Daniel Craig takes his final bow as James Bond in the U.S. this week with No Time to Die, which marks the end of a 15-year run as MI6’s foremost secret agent. While that time has seen Craig reach many highs as the character, there have also definitely been some lows. The talented and outspoken actor has never minced words about those lows, either.
When asked by Time Out in 2015 whether he’d consider doing another Bond film just days after completing the Spectre shoot, Craig infamously replied, “Now? I’d rather break this glass and slash my wrists. No, not at the moment. Not at all. That’s fine. I’m over it at the moment. We’re done. All I want to do is move on.”
Not the type of statement you’d expect from the face of a multi-billion-dollar franchise, especially in the age of Marvel Studios where big-name stars are too afraid to say anything that might turn out to be a breach of contract, but Craig’s always marched to the beat of his own drum, just like his Bond, and we love him for it.
Now the actor is speaking up again, this time about the tortured production that resulted in his second big-screen outing as 007, Quantum of Solace, which is generally considered to be the weakest installment of the Craig era (and one of the worst Bond films of all time).
“The trouble with [Quantum of Solace], it was a bit of a shit-show, to say the least, the full weight of it was there I kind of think that made me probably lock up,” Craig told Empire (via IndieWire).
It’s no secret that Quantum of Solace, a direct sequel to Casino Royale, a much better Bond film, had many problems, including a writer’s strike behind the scenes that forced director Marc Forster to begin filming without a finished script.
“We had the bare bones of a script and then there was a writers’ strike and there was nothing we could do. We couldn’t employ a writer to finish it. I say to myself, ‘Never again,’ but who knows? There was me trying to rewrite scenes—and a writer I am not,” Craig told Collider in 2011, explaining that he and Forster “were the ones allowed to do it. The rules were that you couldn’t employ anyone as a writer, but the actor and director could work on scenes together. We were stuffed. We got away with it, but only just. It was never meant to be as much of a sequel as it was, but it ended up being a sequel, starting where the last one finished.”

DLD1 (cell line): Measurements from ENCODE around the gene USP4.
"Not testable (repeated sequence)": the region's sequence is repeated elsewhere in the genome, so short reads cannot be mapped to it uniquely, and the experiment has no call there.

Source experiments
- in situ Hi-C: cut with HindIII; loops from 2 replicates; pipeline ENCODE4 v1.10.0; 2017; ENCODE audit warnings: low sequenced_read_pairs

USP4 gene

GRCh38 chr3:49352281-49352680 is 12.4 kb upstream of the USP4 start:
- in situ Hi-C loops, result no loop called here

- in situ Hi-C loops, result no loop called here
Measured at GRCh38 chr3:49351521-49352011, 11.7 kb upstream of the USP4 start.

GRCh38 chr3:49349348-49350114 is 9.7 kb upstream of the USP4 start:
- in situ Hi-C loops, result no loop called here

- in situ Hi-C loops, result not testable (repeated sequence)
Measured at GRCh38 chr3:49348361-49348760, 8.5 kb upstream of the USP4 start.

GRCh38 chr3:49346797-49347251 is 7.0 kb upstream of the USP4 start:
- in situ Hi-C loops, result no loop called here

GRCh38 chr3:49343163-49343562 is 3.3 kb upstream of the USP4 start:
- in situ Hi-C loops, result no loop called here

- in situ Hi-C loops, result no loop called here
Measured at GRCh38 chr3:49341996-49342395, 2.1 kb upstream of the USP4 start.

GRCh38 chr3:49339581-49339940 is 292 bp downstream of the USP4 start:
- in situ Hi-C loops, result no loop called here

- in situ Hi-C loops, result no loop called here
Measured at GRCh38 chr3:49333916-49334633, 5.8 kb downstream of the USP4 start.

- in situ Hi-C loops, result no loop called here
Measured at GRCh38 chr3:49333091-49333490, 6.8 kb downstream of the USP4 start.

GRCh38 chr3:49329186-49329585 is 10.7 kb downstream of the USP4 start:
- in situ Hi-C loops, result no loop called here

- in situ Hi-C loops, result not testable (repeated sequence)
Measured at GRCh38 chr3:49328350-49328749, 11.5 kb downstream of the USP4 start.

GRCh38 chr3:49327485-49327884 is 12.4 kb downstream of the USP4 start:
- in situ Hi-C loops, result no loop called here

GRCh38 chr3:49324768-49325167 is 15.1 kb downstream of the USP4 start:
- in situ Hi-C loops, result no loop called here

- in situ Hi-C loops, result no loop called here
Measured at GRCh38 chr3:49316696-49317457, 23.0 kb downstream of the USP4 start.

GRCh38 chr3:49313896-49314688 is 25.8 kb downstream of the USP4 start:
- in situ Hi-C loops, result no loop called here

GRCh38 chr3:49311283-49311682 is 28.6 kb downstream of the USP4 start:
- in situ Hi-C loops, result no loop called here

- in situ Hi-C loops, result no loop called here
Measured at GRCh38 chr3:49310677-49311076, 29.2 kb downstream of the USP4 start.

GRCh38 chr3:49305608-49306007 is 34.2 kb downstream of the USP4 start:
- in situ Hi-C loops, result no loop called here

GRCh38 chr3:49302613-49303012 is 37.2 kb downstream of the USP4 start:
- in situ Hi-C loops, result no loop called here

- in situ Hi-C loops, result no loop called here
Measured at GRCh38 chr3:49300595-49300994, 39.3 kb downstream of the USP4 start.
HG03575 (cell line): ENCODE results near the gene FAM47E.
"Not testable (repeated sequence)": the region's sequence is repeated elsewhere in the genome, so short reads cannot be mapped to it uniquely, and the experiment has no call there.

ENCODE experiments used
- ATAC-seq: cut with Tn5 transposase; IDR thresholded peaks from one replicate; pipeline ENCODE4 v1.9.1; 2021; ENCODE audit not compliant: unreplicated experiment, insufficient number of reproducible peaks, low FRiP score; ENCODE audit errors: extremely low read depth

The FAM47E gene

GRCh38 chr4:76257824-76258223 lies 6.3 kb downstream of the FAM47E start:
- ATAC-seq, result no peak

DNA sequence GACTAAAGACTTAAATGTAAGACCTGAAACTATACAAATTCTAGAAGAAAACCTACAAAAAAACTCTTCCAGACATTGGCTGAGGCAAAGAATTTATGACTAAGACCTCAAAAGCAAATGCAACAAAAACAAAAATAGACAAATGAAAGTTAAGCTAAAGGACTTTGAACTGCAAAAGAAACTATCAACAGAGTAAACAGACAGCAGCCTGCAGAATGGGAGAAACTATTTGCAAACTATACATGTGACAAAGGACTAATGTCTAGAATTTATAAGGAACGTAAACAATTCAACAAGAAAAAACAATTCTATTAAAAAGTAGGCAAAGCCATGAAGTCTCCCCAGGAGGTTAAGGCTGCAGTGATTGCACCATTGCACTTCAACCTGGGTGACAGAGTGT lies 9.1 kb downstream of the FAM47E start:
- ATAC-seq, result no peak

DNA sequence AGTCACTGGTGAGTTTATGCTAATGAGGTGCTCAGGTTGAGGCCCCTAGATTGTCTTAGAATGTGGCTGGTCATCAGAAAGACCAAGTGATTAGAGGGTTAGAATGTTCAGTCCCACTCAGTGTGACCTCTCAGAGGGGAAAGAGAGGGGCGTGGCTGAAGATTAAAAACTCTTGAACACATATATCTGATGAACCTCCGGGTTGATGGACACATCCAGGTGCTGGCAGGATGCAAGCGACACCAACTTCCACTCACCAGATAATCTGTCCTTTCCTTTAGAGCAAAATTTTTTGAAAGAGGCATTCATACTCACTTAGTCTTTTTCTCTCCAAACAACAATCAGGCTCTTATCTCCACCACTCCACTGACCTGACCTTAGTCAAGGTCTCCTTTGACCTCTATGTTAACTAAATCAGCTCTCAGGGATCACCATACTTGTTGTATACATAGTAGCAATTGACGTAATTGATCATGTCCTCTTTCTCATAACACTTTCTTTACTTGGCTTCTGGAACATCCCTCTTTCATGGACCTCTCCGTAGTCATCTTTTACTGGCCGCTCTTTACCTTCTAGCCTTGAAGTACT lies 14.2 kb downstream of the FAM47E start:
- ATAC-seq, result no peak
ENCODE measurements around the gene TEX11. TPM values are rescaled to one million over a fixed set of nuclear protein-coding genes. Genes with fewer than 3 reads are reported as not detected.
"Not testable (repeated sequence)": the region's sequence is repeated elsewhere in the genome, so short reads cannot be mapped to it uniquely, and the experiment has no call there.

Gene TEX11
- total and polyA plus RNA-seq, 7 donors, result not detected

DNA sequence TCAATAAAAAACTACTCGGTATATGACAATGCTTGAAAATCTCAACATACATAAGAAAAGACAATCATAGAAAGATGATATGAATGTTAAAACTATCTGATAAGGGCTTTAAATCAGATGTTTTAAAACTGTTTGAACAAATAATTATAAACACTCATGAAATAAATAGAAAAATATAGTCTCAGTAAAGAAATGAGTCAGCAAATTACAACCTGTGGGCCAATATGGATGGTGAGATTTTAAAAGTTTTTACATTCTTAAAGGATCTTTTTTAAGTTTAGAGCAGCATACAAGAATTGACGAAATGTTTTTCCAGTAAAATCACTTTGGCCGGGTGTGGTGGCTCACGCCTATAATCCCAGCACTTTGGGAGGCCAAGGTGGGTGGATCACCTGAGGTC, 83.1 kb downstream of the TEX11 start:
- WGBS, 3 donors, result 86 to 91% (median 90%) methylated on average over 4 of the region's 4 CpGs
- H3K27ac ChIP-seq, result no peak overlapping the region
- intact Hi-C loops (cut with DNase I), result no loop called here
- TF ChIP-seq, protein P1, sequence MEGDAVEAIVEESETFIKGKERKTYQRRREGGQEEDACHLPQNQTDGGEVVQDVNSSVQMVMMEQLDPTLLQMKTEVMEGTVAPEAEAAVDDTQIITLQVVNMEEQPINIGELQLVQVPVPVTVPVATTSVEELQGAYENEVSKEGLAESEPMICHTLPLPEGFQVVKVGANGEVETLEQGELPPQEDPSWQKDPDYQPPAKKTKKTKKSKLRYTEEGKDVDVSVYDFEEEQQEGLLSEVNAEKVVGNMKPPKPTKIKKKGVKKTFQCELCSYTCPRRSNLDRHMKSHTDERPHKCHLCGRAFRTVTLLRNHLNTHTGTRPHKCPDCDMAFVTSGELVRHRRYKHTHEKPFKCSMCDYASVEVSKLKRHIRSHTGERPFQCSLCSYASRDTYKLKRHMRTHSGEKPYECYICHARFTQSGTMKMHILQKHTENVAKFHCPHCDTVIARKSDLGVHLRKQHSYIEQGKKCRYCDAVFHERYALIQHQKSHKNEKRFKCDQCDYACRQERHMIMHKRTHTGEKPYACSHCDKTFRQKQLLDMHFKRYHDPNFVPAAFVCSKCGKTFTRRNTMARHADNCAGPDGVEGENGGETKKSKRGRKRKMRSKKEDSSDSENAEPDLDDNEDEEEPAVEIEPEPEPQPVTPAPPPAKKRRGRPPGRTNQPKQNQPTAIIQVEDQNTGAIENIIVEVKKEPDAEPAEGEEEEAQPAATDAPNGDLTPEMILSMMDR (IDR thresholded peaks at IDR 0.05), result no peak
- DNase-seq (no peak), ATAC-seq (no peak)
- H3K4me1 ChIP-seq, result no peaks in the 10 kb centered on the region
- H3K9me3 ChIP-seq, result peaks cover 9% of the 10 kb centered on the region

The messy way in which the script was developed wasn’t the only problem for Craig, who also revealed to Empire that he was still learning how to deal with the massive weight of the Bond role, something he feels affected his performance in Quantum.
“I would sort of yearn [for] the person I was when I did Casino. Too much knowledge sometimes is not a good thing. I was sort of in the dark about a lot of things, about how things worked, the mechanics of it, how the world really viewed Bond — all of those things. I just didn’t understand them. Then I started to understand them, the weight of it sort of bore down.”
Indeed, the pressure that comes with being the face of such a massive franchise is something no one can truly understand unless they’re in the star’s shoes. But Craig’s performance is hardly the biggest problem with the movie.
The film’s biggest crime is that it’s just so dull. From the desert backdrops that were used for the final act to the sterile environments where middling Bond villain Dominic Greene (Mathieu Amalric) executes his convoluted evil plan, there isn’t really anything interesting to look at in Marc Forster’s first and only 007 film. It probably didn’t help that Forster had to contend with the storytelling baggage of Casino Royale.
For better or worse, Quantum of Solace is the movie that truly established the Craig era’s continuity, with a SPECTRE-like secret organization working against MI6 at every turn, and Bond enduring the heartache of a very bad break up with Vesper Lynd in the last movie. So for a rebound, he and the rebellious Camille Montes (Olga Kurylenko) go to Bolivia. Their mission: stop a coup d’état that could give Quantum a major foothold in South America. What proceeds…isn’t all that fun. In fact, it’s a chore to watch, especially after the much better (and initially standalone) Skyfall set the franchise back on track.
Well, Craig thinks Quantum was a chore to make too, and now that No Time to Die is here and he can finally retire his license to kill, there’s nothing stopping him from speaking his mind.
“Maybe I’ll be remembered as the Grumpy Bond,” Daniel Craig told The New York Times last week. “I’m quite satisfied with that.”
No Time to Die is out now in the UK and opens in theaters the US on Oct. 8.